To study the role of GAD65-antibodies in evoked GABAergic transmission, we stereotactically injected GAD65 antibodies into the hippocampus in vivo, and then recorded IPSP in slices prepared 1–2 days after surgery using sharp microelectrode recordings from CA1 pyramidal cells. GABA receptor-mediated IPSPs in CA1 neurons were evoked by focal stimulation applied at increasing intensities (20–400 μA in 20-μA-steps) under blockade of glutamatergic transmission (CNQX and D-AP5 to block AMPA and NMDA receptors, respectively). GABAAR- and GABABR-mediated components were distinguished by their kinetics (see lowercase letters in Figure 1A). In five cells, we confirmed gabazine sensitivity (1 μM) of the first component (indicated by “c” in Figure 1A) demonstrating GABAAR-dependence (Anti-GAD: −0.2 ± 0.0 mV, n = 2; Control: −0.4 ± 0.2 mV, n = 3). Input-output relationships of GABAAR- and GABABR-mediated IPSPs from rats injected with anti-GAD65-CSF vs. control were not significantly different (Figures 1B,C). These results show that in vivo stereotactic injection of GAD65-antibodies into the hippocampus does not cause any depression of GABAergic synaptic transmission in vitro. Importantly, also the resting membrane potential observed in these intracellular recordings was almost identical in anti-GAD65-treated and control tissues (Table 1). However, there was a tendency towards higher membrane resistance in cells from anti-GAD65-treated animals that might hint at a mildly impaired tonic GABAergic steady-state conductance in these cells. By contrast, experiments with gabazine to block GABAAR IPSP components showed that the gabazine-induced depolarization was stronger in cells from anti-GAD65-treated tissue than in control cells as assessed by amplitude of current injection necessary to hold a membrane potential of −70 mV (Anti-GAD: −144 ± 10 pA, n = 2; Control: −51 ± 2 pA, n = 3, P < 0.05), which in turn argues against impaired tonic GABA inhibition. Thus, we conclude from our sharp microelectrode data that evoked GABAergic inhibition in anti-GAD65-treated tissue is left intact.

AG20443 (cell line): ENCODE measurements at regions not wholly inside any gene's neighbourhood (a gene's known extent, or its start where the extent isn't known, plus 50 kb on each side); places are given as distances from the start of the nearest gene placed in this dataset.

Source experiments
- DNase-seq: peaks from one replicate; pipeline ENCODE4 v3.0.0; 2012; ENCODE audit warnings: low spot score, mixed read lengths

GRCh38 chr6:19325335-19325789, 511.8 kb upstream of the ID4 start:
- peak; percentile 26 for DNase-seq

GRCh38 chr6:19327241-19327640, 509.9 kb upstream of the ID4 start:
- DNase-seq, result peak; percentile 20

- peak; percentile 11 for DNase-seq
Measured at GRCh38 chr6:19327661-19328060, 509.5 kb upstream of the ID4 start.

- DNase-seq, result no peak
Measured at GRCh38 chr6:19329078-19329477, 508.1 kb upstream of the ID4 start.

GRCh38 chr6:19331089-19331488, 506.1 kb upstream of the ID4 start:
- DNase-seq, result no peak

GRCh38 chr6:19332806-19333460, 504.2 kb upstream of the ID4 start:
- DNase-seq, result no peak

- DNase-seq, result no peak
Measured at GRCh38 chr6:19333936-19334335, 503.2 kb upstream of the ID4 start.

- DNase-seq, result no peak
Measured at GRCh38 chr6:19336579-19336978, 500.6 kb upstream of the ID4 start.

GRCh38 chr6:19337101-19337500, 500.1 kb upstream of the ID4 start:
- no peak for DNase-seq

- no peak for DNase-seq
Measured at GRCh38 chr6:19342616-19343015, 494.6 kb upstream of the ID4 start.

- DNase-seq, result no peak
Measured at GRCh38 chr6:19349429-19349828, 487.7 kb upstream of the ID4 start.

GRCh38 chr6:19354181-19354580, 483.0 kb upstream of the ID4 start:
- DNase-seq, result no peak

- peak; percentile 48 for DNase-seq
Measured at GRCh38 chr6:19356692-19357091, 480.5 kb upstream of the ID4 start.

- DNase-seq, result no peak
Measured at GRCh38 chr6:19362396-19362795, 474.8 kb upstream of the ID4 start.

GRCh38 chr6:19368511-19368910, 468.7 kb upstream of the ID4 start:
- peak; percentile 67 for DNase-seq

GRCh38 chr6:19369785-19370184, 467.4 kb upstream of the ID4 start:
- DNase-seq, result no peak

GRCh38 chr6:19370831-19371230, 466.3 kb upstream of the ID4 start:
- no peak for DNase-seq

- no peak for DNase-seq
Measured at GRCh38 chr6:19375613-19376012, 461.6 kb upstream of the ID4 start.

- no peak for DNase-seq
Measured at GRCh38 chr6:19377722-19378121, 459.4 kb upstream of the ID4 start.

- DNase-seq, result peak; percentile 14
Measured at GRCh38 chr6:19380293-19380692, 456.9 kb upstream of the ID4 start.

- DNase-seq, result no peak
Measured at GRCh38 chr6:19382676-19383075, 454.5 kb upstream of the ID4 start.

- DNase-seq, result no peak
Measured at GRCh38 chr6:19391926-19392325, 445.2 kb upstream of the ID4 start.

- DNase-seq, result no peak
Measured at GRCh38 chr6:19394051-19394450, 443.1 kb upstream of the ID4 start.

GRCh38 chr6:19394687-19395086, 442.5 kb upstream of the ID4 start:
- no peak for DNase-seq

Figure 1. GABAA and GABAB receptor-mediated inhibitory postsynaptic potentials (IPSPs) are intact in anti-GAD65 tissue. (A) Sample trace of an intracellular recording evoked by increased near field stimulation showing the resting membrane potential (a), the stimulus artifact (b), the fast GABAAR-mediated IPSP component (c) and the slow GABABR-mediated IPSP component (d). (B) The input-output relationship of the GABAAR-mediated IPSP component did not reveal differences between anti-GAD65-treated animals and controls. (C) The input-output curve of the GABABR-mediated IPSP component was also not different between anti-GAD65-injected and control animals.
Since subtle anti-GAD mediated changes in GABAAR kinetics can be missed in sharp intracellular recordings, we next performed whole-cell patch-clamp recordings from CA1 pyramidal cells. GABAAR-mediated IPSCs were isolated by adding D-AP5 (5 μM) and CNQX (10 μM) and using an almost K+−free (0.2 mM) intracellular solution. Figure 2A shows a representative trace of an isolated GABAAR-mediated IPSC which was abolished by application of gabazine indicating GABAAR-dependence (5 μM, superimposed gray trace in Figure 2A). Importantly, there was no difference in gabazine sensitivity between anti-GAD65-treated and control tissue (Figure 2B). Increasing stimulation strength raised IPSC amplitudes, and the input-output relationship under voltage-clamp conditions confirmed the IPSP data obtained with sharp microelectrodes (Figure 2C). Moreover, the reversal potential of GABAAR-mediated IPSCs was indistinguishable between anti-GAD65-treated animals and controls (Figure 2D). It is important to note that with respect to GABAAR-mediated IPSC kinetics, no significant difference could be observed (τrise, τdecay, IPSC width at 10%, Table 2). Unexpectedly, GABAAR-mediated IPSCs actually tended to be larger in anti-GAD-treated tissue compared to controls (Figures 2B–D). Indeed, the charge transfer was doubled in cells from anti-GAD65-treated animals, although this difference was not statistically different (Table 2). Hence, our patch-clamp analyses of CA1 neurons confirmed that neither amplitudes nor kinetics of GABAergic transmission were changed in anti-GAD65-treated tissue compared to control tissue.